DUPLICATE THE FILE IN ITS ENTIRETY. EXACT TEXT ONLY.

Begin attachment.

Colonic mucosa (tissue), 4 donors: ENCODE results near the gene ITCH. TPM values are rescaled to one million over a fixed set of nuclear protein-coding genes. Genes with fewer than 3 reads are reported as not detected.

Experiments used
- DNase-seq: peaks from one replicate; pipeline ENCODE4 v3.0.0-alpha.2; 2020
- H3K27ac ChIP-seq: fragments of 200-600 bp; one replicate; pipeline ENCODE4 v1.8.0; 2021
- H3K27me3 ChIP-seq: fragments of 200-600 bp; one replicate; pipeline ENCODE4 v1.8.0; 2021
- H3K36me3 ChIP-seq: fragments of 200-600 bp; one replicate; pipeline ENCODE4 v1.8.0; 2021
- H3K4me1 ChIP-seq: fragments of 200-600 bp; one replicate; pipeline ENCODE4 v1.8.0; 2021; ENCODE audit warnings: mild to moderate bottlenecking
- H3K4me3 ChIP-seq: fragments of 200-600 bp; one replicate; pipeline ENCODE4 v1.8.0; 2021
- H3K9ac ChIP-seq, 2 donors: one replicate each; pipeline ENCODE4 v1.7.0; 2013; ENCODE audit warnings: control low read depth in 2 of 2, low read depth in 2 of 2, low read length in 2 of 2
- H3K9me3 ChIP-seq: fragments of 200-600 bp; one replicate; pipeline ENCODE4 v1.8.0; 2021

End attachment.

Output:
Colonic mucosa (tissue), 4 donors: ENCODE results near the gene ITCH. TPM values are rescaled to one million over a fixed set of nuclear protein-coding genes. Genes with fewer than 3 reads are reported as not detected.

Experiments used
- DNase-seq: peaks from one replicate; pipeline ENCODE4 v3.0.0-alpha.2; 2020
- H3K27ac ChIP-seq: fragments of 200-600 bp; one replicate; pipeline ENCODE4 v1.8.0; 2021
- H3K27me3 ChIP-seq: fragments of 200-600 bp; one replicate; pipeline ENCODE4 v1.8.0; 2021
- H3K36me3 ChIP-seq: fragments of 200-600 bp; one replicate; pipeline ENCODE4 v1.8.0; 2021
- H3K4me1 ChIP-seq: fragments of 200-600 bp; one replicate; pipeline ENCODE4 v1.8.0; 2021; ENCODE audit warnings: mild to moderate bottlenecking
- H3K4me3 ChIP-seq: fragments of 200-600 bp; one replicate; pipeline ENCODE4 v1.8.0; 2021
- H3K9ac ChIP-seq, 2 donors: one replicate each; pipeline ENCODE4 v1.7.0; 2013; ENCODE audit warnings: control low read depth in 2 of 2, low read depth in 2 of 2, low read length in 2 of 2
- H3K9me3 ChIP-seq: fragments of 200-600 bp; one replicate; pipeline ENCODE4 v1.8.0; 2021